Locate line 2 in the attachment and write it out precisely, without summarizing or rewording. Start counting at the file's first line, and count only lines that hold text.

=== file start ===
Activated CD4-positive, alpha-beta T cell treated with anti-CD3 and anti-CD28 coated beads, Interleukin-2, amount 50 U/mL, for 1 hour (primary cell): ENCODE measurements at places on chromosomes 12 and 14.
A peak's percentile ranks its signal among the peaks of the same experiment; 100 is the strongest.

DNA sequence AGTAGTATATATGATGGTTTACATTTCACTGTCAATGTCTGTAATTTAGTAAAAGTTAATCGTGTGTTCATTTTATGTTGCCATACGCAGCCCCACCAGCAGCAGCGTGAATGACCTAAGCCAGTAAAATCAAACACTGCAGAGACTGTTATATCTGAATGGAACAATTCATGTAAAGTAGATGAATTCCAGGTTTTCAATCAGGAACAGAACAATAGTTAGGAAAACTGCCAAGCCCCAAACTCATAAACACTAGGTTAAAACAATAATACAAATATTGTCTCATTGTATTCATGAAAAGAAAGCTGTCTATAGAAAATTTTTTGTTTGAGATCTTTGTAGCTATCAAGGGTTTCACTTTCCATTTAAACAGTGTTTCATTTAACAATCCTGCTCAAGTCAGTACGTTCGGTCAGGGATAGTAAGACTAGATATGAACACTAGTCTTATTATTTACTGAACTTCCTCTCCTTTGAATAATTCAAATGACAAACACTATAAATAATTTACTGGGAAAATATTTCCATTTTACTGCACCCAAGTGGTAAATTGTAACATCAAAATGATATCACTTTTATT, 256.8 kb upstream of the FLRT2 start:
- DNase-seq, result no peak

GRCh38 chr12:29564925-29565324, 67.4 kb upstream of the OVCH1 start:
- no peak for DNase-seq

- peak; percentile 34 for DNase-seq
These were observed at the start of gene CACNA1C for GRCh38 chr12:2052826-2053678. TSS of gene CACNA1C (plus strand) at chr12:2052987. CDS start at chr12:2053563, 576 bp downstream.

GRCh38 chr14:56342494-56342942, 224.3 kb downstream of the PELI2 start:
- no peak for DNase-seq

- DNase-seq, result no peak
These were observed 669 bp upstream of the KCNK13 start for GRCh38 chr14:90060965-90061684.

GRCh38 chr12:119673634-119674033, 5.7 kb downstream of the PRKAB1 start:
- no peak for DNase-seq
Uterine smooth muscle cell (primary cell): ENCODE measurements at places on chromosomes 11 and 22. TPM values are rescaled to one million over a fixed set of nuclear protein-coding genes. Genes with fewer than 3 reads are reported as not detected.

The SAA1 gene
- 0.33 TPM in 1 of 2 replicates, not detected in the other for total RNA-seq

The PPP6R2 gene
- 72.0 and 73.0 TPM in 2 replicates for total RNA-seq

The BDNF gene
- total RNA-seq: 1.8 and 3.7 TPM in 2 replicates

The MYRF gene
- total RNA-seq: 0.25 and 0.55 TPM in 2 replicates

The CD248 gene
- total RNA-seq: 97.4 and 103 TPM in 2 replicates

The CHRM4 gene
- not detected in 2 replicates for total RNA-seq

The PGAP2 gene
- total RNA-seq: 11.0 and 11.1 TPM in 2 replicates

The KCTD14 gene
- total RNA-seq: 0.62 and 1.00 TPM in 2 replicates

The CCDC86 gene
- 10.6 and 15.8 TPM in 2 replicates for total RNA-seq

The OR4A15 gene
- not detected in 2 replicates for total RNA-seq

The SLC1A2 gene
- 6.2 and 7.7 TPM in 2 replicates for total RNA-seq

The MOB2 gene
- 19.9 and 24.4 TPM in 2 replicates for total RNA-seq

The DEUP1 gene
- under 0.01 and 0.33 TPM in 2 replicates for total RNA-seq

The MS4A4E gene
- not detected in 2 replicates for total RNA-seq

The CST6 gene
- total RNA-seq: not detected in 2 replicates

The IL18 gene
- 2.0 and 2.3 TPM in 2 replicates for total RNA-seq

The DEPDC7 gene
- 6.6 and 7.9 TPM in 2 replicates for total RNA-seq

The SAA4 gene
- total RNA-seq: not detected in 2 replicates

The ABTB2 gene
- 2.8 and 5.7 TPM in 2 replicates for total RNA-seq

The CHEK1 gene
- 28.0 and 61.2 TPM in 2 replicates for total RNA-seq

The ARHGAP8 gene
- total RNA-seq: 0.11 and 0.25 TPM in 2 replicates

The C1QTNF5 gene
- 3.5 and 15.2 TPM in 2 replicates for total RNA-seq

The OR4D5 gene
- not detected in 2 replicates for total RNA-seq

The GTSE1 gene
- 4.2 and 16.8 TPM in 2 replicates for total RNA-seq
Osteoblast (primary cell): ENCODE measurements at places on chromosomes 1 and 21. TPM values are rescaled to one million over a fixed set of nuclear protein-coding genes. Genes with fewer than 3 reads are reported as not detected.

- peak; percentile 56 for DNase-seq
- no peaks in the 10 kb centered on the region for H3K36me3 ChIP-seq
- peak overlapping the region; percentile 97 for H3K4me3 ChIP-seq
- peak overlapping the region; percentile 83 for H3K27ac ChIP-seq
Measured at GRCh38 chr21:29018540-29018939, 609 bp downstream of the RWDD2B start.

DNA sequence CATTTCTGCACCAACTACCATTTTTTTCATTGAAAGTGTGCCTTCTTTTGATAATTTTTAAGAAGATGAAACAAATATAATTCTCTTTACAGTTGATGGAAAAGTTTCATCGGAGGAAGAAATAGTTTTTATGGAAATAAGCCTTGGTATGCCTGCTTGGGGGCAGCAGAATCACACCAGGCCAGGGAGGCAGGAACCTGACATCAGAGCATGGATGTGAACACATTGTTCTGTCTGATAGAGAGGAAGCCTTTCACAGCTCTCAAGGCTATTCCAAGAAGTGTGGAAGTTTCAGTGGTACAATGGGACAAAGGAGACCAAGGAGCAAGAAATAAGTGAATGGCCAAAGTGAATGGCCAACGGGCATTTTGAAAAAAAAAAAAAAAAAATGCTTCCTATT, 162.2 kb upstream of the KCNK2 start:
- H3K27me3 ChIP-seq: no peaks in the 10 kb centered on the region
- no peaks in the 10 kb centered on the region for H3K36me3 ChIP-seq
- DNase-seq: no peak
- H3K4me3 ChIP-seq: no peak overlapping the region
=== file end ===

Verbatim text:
A peak's percentile ranks its signal among the peaks of the same experiment; 100 is the strongest.